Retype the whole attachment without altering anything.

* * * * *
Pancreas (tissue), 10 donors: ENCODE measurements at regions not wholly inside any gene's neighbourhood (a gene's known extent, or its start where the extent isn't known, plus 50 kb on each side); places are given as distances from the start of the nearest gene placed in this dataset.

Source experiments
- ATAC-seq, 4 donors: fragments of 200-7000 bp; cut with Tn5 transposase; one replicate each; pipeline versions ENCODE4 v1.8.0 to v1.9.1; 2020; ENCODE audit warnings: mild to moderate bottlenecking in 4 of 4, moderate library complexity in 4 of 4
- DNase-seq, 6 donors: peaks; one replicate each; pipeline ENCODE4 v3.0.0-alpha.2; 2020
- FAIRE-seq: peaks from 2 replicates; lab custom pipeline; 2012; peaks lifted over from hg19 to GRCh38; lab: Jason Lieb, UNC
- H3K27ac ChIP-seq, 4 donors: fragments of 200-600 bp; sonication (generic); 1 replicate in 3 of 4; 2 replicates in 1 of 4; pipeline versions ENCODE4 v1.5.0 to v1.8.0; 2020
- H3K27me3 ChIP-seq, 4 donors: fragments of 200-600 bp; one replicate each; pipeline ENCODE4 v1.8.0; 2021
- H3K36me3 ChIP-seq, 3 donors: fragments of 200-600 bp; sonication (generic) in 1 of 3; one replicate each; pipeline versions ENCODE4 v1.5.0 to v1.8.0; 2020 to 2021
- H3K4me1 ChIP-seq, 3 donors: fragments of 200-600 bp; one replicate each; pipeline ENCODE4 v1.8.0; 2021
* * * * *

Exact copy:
Pancreas (tissue), 10 donors: ENCODE measurements at regions not wholly inside any gene's neighbourhood (a gene's known extent, or its start where the extent isn't known, plus 50 kb on each side); places are given as distances from the start of the nearest gene placed in this dataset.

Source experiments
- ATAC-seq, 4 donors: fragments of 200-7000 bp; cut with Tn5 transposase; one replicate each; pipeline versions ENCODE4 v1.8.0 to v1.9.1; 2020; ENCODE audit warnings: mild to moderate bottlenecking in 4 of 4, moderate library complexity in 4 of 4
- DNase-seq, 6 donors: peaks; one replicate each; pipeline ENCODE4 v3.0.0-alpha.2; 2020
- FAIRE-seq: peaks from 2 replicates; lab custom pipeline; 2012; peaks lifted over from hg19 to GRCh38; lab: Jason Lieb, UNC
- H3K27ac ChIP-seq, 4 donors: fragments of 200-600 bp; sonication (generic); 1 replicate in 3 of 4; 2 replicates in 1 of 4; pipeline versions ENCODE4 v1.5.0 to v1.8.0; 2020
- H3K27me3 ChIP-seq, 4 donors: fragments of 200-600 bp; one replicate each; pipeline ENCODE4 v1.8.0; 2021
- H3K36me3 ChIP-seq, 3 donors: fragments of 200-600 bp; sonication (generic) in 1 of 3; one replicate each; pipeline versions ENCODE4 v1.5.0 to v1.8.0; 2020 to 2021
- H3K4me1 ChIP-seq, 3 donors: fragments of 200-600 bp; one replicate each; pipeline ENCODE4 v1.8.0; 2021